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SCORE BIZ SUCCESS TIPS
Chapter of the Year
Spot the Business Problems the Internet Can Solve
By David Johnson
There are many reasons to create a Web site to take your business online. You can use your site to reduce your marketing costs to geographically diverse locations, to open new sales channels, or to enhance customer service. You can also use it to extend your current business into an entirely different product line, or to project a professional image.
Reduce Sales and Marketing Costs A Web site broadens your reach far beyond normal physical constraints by making information about your business available to anyone with access to a computer and an Internet service provider - which translates into millions of people around the world. You can provide up-to-date information 24 hours a day, seven days a week without the costly reprinting associated with brochures or the long-distance charges and travel expenses of contacting your customers directly.
Your web site can extend the value of the marketing dollars you already spend. You can include your web site URL on your collateral marketing materials so that potential customers will have a convenient way of getting the information they need to make a purchasing decision. You can offer specials without the expense of mailing campaigns.
If your site is designed to process orders, you can make sales regardless of the date, time of day, or current staffing levels without incurring the extra costs of toll-free calls, regional sales offices or distribution centers.
Open New Sales Channels Web sites allow you to explore new ways to sell products. For wholesalers, it can open a new retail channel. For local businesses, national and international sales are now more attainable. For vendors of specialty products, the diverse client base on the Web makes selling their products more feasible. And, potential customers can find your products regardless of whether or not you count them in your target customer base or intentionally market to them.
In StrikingItRich.com, Jaclyn Easton's book of 23 e-commerce case studies, The International Golf Outlet discovered that Japanese businessmen would pay seemingly cost-prohibitive shipping rates to get new golf equipment as soon as it became available in the U.S. market. This sales channel would have never been available had it not been for the Web.
Enhance Customer Service Even if you don't sell your products or services online, a web site can be a useful, cost-effective tool for customer service. Most sites feature FAQs-answers to frequently asked questions-that enable them to provide timely answers to most customer questions. Many also feature email links to customer support personnel, which can reduce the expense of toll-free calls. If you sell your products online, you can confirm orders electronically. You can also offer your customers the ability to check the status of their orders or accounts or handle transactions anytime. Offering your customers convenience makes them more loyal.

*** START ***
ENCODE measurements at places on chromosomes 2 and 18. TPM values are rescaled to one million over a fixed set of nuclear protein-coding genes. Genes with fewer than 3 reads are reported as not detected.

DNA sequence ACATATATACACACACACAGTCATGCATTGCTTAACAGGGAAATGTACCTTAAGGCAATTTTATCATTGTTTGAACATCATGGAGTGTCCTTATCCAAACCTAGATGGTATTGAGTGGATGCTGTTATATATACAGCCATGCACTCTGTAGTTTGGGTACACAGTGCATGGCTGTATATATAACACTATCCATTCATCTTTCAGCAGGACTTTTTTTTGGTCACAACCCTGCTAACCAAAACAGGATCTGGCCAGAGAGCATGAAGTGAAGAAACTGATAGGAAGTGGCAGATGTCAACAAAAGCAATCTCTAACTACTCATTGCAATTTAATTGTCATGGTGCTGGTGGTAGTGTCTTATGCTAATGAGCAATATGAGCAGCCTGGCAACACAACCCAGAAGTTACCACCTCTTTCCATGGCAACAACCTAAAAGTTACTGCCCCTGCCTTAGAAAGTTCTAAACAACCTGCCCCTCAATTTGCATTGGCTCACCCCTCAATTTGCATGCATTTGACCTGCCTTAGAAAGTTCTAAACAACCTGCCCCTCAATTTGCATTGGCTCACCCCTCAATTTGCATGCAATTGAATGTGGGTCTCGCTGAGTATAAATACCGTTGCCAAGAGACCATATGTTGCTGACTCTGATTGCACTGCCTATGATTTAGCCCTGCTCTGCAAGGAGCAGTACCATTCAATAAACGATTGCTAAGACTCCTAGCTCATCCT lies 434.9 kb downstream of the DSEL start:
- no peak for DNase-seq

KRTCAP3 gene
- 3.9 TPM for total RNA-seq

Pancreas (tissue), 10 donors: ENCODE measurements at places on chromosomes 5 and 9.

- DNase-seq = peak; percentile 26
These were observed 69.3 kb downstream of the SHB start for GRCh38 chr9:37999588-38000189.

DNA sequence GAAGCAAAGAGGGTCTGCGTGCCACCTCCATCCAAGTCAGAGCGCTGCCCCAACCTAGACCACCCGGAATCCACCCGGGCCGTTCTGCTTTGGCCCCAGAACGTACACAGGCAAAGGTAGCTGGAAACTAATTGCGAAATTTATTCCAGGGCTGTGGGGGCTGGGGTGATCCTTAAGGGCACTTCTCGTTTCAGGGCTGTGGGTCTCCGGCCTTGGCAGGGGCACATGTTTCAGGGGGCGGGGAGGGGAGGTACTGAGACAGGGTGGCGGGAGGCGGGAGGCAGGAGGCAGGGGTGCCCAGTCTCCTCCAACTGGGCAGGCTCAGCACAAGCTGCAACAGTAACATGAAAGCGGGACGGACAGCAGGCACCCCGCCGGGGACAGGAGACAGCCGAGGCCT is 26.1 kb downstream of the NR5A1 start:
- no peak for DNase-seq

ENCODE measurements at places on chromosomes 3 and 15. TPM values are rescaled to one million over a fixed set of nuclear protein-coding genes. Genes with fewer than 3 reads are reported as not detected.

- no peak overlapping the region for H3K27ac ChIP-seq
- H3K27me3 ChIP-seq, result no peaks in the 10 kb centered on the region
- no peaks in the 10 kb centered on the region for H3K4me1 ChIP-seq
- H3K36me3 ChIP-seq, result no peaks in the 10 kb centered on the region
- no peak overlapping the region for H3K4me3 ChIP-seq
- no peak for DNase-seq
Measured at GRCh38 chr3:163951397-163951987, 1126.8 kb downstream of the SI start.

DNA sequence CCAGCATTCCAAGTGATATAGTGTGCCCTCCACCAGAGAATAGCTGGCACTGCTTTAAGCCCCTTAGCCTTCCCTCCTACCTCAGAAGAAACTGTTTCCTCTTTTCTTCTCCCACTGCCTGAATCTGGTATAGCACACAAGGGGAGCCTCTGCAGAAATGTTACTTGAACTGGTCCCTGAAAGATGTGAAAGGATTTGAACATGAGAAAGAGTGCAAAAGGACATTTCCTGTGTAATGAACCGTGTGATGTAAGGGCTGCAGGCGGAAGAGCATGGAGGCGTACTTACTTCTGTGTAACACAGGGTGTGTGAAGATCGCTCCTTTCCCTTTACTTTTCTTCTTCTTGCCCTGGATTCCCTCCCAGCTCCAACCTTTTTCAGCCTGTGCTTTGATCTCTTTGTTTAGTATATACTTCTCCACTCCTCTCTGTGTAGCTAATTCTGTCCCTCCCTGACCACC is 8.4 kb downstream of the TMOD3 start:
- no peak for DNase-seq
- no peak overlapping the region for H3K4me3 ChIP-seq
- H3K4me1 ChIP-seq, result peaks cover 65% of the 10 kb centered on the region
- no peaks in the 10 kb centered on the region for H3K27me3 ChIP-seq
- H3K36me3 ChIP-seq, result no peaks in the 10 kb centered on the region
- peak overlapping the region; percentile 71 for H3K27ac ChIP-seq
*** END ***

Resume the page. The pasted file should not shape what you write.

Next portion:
Learn About your Customers' Needs Your web site can help you find out more about who your customers are and what they want. You can gather information about your customers from online forms and surveys, or from observing what parts of your site people visit and how they find your site. This can help you focus on what's important to your customers and allow you to find out quickly whether a new product feature or program is of interest.
Offer New Products The Internet has proved to be a fertile ground for experimentation. Many companies have found the Web to be a place where it's safe to offer new products or move into entirely new businesses. The ease of posting pages to a Web site-and ability to gather instant information about how customers react to new product offers-lets you test-market goods and services in a way never before possible. While many companies big and small are sticking to their traditional products, many are using the Web to move into new areas.
Make a Stronger First Impression
By leveraging technology, small businesses can project the professional image of being a larger company. The way your site handles Web technology-serving up pages, accepting orders, incorporating dynamic and interactive features-can easily leave visitors with the impression that your small business is much larger than it really is.
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SCORE, Chapter 476 - Mission:
SCORE, Chapter 476 provides resources and expertise to maximize the success of existing and emerging small businesses. A small business is defined as an independent business having fewer than 500 employees.
The first priority of Chapter 476 is to provide the best possible business counseling to our clients. This is accomplished by having qualified volunteers dedicated to this task.
SCORE is dedicated to entrepreneurial education and the formation, growth, and success of small businesses; by providing high quality technical and managerial counseling, and guidance.
The SCORE program concentrates on the individual business owners or managers as clients. SCORE members shall assist their clients to take a balanced approach to management, and to enhance the potential for success of their business through quality education and counseling on specific problems.
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